Applying for government funding for UK civil nuclear fission innovation.
Nuclear innovation, 2016 to 2021
At Spending Review 2015, government committed to invest in an ambitious nuclear research and development programme.
Across Government, Innovate UK, Research Councils, and BEIS expect to invest around £460 million in nuclear research and innovation.
As part of this commitment, within the BEIS Energy Innovation Programme, BEIS expects to invest around £180 million in nuclear innovation.
Nuclear innovation, Phase One Funding
As part of this commitment, an initial phase of over £20 million of funding was launched in November 2016, supporting innovation in the civil nuclear sector across 5 major areas from 2016-18 and building on the recommendations set out by the Nuclear Innovation Research Advisory Board (NIRAB)
This funding included:
- £6 million towards maintaining the UK’s leading edge work on advanced nuclear fuels which could provide greater levels of efficiency.
- £5 million for research that underpins the development, safety and efficiency of the next generation of nuclear reactor designs. This includes scoping work in collaboration with the Welsh government.
- £6 million to develop the UK’s capability in nuclear materials, advanced manufacturing and modular build for the reactors of the future. This process is being led by Innovate UK through the Small Business Research Initiative.
- £2 million to research fuel recycling processes that may reduce future environmental and financial burdens.
- £2 million to continue with the development of a suite of toolkits and underpinning data that will enhance government’s knowledge basis for future decision making in the nuclear sector, up to 2050.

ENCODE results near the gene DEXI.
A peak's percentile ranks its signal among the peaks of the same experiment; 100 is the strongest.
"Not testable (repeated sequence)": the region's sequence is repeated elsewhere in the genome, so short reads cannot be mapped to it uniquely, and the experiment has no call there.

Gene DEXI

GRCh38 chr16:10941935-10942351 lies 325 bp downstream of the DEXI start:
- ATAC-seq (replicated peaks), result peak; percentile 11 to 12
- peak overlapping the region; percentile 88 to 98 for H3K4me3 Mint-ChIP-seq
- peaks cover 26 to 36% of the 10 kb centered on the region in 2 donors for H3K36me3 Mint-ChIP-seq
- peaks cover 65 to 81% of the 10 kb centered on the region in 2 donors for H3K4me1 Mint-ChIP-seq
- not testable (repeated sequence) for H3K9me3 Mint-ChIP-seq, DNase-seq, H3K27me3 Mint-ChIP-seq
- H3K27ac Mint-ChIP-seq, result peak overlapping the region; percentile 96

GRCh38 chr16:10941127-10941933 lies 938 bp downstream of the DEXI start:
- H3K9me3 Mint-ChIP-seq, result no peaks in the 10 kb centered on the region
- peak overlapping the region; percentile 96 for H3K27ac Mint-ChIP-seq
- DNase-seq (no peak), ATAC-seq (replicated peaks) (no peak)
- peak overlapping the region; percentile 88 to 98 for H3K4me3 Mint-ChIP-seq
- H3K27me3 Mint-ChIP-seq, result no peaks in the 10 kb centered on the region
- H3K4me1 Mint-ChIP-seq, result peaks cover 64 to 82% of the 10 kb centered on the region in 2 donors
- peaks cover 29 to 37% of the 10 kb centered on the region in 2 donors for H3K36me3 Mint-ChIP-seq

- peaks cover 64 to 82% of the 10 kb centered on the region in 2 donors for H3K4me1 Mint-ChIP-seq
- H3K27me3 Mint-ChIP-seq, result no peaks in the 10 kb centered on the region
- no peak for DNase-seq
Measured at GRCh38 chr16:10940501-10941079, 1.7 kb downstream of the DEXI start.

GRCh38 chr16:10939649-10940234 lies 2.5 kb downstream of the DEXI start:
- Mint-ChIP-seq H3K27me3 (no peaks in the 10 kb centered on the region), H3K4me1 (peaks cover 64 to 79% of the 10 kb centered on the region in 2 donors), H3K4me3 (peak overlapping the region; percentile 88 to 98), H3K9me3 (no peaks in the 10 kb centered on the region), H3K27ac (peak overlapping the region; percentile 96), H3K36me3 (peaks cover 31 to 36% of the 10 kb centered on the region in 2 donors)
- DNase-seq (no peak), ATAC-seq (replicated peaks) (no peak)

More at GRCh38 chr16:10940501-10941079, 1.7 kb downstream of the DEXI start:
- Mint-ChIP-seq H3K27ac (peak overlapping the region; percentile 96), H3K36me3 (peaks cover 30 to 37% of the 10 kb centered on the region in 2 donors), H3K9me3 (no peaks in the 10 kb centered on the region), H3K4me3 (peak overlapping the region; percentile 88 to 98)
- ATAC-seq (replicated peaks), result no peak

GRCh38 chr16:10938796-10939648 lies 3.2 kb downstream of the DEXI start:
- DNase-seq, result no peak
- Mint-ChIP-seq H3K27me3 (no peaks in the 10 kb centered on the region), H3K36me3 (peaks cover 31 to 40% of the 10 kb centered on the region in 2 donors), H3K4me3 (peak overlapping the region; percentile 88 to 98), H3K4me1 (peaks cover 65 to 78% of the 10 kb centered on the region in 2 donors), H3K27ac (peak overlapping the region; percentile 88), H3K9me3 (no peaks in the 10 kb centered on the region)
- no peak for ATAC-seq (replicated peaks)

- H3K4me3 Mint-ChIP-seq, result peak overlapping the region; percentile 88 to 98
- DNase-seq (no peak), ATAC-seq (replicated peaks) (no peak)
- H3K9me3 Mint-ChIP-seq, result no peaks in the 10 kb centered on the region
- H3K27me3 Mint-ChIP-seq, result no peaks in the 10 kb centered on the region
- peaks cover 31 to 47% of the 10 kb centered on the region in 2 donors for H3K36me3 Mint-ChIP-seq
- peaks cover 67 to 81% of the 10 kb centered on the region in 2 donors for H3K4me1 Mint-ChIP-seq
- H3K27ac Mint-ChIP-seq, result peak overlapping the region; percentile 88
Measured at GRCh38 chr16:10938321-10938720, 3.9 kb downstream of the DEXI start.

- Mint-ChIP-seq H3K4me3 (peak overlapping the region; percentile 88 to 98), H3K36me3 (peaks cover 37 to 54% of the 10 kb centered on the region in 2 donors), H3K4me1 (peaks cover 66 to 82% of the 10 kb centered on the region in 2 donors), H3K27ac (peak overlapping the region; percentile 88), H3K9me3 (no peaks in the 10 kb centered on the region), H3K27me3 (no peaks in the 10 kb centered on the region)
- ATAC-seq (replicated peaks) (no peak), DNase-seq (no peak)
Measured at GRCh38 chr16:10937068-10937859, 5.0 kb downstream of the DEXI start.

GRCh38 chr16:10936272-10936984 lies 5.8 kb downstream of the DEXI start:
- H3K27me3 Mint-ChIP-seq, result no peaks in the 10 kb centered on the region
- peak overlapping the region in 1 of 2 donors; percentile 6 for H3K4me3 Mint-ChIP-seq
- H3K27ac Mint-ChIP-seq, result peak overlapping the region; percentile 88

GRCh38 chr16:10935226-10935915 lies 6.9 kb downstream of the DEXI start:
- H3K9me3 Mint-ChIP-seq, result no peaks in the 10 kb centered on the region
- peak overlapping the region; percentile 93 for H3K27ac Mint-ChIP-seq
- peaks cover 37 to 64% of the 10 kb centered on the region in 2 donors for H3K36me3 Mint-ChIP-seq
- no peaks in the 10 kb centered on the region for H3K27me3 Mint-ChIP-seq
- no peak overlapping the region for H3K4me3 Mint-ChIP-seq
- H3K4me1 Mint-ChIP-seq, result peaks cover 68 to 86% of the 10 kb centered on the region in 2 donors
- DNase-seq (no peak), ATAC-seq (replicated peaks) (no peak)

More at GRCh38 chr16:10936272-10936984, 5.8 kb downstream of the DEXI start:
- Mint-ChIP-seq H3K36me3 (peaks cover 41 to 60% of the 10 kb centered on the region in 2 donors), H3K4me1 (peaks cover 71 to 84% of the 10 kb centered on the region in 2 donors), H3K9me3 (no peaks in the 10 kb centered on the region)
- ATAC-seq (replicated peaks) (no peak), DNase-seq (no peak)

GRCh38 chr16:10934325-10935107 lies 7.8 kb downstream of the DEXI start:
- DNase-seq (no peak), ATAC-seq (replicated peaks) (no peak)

A number of contracts, valued at up to £12.5 million, have now been awarded covering the areas above. Work has commenced on these contracts and is being led by a number of organisations, including:
- National Nuclear Laboratories (on advanced nuclear fuels and recycling)
- Frazer Nash (on reactor design, including thermal hydraulics and safety engineering, and on materials and manufacturing)
- Amec Foster Wheeler (on reactor design, materials, and manufacturing)
- Brunel University London (on materials and manufacturing)
- Cammell Laird Energy (on materials and manufacturing)
- Nuclear AMRC (on materials and manufacturing)
- University of Sheffield (on materials and manufacturing)
Nuclear innovation, Phase Two Funding
A second phase of innovation funding was announced in December 2017, providing up to £8 million for work on modern safety and security methodologies and advanced fuel studies.
- £3.7 million of funding for work on reactor design and safety engineering. This work will aim to: build better tools for developing and evaluating safety and security cases, improve the evaluation of nuclear safety and security performance and, increase understanding of how nuclear safety, nuclear security and safeguards requirements can be delivered throughout the design process.
- £4.3 million of funding for work on advanced nuclear fuels. This work will aim to develop world leading laboratories to develop accident tolerant fuels and to develop improved computer modelling and simulation of how advanced nuclear fuels behave in operation. This work will support the deployment of advanced nuclear reactors, such as Generation IV technologies.